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    Sale 7375

    The Genius of the German Renaissance: Prints by Albrecht Dürer

    4 December 2007, London, King Street

  • Lot 120

    Albrecht Dürer

    Ulrich Varnbüler (B. 150; M., Holl., S.M.S. 256; Strauss, chiaroscuro 1)

    Price Realised  

    Albrecht Dürer
    Ulrich Varnbüler (B. 150; M., Holl., S.M.S. 256; Strauss, chiaroscuro 1)
    chiaroscuro woodcut printed from three blocks in black, olive-green and ochre-green, 1522, a very impressive Meder III a impression with strong relief, with the address of W. Janssen (Blaeu) trimmed off at the lower edge, the colours particularly fresh and well registered, watermark Circle with two Arcs and a Flourish (M. 258), trimmed just outside the borderline, a small printer's crease with the paper slightly split at the upper right corner, a small abrasion on the collar of the tunic, an uninked horizontal printer's crease at the centre right, some slight staining at the edges, otherwise in excellent, fresh condition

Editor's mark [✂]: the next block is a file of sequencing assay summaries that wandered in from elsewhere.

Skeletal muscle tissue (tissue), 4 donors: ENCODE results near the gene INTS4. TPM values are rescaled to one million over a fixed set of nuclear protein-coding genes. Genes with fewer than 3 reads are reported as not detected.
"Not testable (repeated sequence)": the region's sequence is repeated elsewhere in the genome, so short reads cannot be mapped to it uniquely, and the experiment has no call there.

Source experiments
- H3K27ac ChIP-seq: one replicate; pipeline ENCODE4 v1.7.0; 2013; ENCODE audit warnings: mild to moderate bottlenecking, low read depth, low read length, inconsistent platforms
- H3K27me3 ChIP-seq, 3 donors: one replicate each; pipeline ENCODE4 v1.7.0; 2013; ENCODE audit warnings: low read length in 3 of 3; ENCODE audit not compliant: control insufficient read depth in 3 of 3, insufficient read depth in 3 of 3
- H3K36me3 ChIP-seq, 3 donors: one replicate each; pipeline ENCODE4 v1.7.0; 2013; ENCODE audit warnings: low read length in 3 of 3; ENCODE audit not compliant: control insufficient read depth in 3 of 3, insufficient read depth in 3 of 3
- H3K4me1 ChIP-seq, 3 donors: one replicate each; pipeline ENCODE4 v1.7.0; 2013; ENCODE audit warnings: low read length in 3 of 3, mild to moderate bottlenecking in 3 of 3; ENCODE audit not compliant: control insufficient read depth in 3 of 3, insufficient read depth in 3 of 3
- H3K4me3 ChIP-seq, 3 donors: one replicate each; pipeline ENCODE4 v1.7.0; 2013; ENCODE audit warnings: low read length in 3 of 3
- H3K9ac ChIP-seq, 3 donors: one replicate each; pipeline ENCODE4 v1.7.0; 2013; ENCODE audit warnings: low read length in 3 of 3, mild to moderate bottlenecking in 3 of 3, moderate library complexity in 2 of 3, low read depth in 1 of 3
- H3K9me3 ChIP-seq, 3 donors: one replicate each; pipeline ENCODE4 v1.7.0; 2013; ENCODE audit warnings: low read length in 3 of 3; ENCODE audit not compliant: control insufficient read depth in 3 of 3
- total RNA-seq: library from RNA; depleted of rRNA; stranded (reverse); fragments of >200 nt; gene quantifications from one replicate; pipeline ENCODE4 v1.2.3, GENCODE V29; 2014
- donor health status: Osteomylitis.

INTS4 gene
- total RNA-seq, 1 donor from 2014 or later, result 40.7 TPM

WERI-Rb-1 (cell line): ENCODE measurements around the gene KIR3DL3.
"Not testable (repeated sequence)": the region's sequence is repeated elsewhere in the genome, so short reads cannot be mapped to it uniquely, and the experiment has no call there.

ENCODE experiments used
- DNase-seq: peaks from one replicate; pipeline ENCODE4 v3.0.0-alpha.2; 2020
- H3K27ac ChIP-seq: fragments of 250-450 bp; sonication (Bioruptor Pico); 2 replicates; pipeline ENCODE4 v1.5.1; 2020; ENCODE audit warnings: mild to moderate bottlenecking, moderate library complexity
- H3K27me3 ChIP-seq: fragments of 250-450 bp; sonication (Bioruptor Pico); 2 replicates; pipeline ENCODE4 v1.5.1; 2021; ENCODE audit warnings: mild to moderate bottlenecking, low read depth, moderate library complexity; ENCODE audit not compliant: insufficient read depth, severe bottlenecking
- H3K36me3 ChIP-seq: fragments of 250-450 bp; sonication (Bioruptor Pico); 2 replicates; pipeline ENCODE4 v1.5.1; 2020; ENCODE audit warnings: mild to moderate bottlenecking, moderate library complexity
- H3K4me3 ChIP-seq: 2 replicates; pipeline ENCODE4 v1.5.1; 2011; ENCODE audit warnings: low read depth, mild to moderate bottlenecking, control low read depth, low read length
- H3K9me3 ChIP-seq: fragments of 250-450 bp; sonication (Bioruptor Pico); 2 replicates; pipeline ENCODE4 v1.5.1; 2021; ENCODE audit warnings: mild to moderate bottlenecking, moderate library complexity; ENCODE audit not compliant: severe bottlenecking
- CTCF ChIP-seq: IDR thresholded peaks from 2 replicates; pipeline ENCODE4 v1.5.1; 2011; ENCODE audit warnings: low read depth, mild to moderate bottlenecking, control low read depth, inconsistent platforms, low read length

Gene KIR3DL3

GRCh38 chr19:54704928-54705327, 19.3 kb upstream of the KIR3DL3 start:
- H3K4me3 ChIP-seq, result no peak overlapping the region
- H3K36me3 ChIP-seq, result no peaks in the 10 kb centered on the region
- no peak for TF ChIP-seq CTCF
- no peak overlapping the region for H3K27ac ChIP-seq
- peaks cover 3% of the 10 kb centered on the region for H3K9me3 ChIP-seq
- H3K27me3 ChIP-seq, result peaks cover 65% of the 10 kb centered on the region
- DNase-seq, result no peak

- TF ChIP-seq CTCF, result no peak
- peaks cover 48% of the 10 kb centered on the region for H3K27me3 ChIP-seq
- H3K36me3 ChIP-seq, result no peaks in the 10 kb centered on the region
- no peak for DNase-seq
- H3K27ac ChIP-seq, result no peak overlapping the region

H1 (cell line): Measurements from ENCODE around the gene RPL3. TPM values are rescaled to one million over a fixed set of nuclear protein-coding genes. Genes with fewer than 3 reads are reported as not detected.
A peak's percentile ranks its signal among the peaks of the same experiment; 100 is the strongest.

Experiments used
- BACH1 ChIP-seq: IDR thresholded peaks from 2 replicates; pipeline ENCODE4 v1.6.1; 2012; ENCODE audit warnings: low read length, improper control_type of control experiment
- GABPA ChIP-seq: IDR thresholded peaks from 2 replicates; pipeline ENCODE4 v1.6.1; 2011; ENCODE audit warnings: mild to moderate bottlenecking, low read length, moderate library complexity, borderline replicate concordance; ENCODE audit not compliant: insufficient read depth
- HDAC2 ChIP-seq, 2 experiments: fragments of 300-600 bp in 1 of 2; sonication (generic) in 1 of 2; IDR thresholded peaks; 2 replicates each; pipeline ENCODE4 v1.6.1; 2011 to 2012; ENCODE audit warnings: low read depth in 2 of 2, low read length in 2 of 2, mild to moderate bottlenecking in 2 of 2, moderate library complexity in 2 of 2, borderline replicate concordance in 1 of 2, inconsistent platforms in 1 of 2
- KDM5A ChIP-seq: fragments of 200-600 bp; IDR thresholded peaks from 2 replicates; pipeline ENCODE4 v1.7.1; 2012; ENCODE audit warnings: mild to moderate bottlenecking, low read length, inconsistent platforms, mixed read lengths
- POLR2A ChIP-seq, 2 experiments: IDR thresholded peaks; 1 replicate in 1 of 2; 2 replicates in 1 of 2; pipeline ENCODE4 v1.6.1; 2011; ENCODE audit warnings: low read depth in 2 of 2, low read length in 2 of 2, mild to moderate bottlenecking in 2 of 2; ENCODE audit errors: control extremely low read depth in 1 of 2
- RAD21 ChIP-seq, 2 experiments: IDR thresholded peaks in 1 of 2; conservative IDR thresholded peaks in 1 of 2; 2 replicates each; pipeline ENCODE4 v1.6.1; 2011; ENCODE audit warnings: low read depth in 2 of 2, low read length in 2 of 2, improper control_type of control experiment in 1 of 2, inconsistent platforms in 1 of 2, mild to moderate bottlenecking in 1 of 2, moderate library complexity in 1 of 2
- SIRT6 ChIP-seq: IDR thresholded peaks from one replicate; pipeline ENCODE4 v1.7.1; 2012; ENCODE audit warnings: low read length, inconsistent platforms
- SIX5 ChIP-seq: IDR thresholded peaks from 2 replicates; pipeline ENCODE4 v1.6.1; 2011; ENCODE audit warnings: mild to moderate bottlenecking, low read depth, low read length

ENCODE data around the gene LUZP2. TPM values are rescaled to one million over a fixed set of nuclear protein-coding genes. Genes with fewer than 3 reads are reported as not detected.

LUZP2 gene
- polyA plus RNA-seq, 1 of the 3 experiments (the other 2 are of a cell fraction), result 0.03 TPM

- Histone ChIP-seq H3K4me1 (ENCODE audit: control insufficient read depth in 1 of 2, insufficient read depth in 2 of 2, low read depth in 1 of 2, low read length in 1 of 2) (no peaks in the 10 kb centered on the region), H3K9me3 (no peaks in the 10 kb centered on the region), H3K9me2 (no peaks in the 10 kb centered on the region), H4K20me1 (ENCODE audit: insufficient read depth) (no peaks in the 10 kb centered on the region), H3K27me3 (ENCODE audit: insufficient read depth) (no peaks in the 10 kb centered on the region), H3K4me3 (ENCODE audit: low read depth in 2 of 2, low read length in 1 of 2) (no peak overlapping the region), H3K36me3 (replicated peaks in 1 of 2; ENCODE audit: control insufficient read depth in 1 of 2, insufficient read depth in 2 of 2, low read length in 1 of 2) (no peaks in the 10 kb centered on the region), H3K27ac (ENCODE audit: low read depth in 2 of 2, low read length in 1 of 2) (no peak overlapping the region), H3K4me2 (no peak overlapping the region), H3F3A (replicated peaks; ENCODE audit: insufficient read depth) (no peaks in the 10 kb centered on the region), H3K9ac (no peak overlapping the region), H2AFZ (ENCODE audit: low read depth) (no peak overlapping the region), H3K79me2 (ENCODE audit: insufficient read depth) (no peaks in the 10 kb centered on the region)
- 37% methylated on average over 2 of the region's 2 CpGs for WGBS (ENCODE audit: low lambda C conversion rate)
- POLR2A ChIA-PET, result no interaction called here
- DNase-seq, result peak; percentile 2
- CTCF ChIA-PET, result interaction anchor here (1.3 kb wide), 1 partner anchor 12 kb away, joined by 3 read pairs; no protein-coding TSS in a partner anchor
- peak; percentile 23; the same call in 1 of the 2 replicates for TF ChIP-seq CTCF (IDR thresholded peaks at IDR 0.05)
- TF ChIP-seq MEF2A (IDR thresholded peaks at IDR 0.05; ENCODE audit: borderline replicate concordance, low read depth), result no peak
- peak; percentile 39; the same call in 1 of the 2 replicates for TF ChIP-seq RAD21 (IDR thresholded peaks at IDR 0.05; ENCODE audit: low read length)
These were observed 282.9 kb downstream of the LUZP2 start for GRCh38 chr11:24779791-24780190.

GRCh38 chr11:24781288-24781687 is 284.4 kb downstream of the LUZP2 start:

S. 439 x 335 mm.


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    Ulrich Varnbüler (1474-1544) was Imperial Councillor and Chancellor to Archduke Ferdinand I, King of Bohemia and Hungary. He became a close friend of both Dürer and Willibald Pirckheimer in about 1515. In 1519 Varnbüler issued a translation of Erasmus's tract Dulce bellum inexperto and in 1522, the year of Dürer's woodcut, Pirckheimer dedicated a Latin translation of Lucian's dialogue Navis sue vota to Varnbüler. Dürer's dedication on the present woodcut, reads 'Albrecht Dürer of Nuremberg wishes to make known to posterity and to honour by this likeness his dearest friend Ulrich, surnamed Varnbüler, confidential and principal secretary to the Imperial Roman Government'. Dürer's preparatory charcoal drawing for the woodcut is in the Albertina, Vienna (W. 908).

    No contemporary chiaroscuro impressions of the woodcut are recorded. As part of a Dürer 'renaissance' in the Netherlands in the late 16th Century, Hendrik Hondius issued impressions of the line block around 1600. The block then passed to Willem Janssen (Blaeu), who cut two additional blocks and printed chiaroscuro impressions sometime after 1620.

    Strauss records eleven chiaroscuro impressions of this woodcut in museum collections.

    Special Notice

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    Provenance

    Duke of Devonshire (cf. L. 718 & 719); Old Master Prints from Chatsworth, Christie's, London, 5 December 1985, lot 22 (£15,000).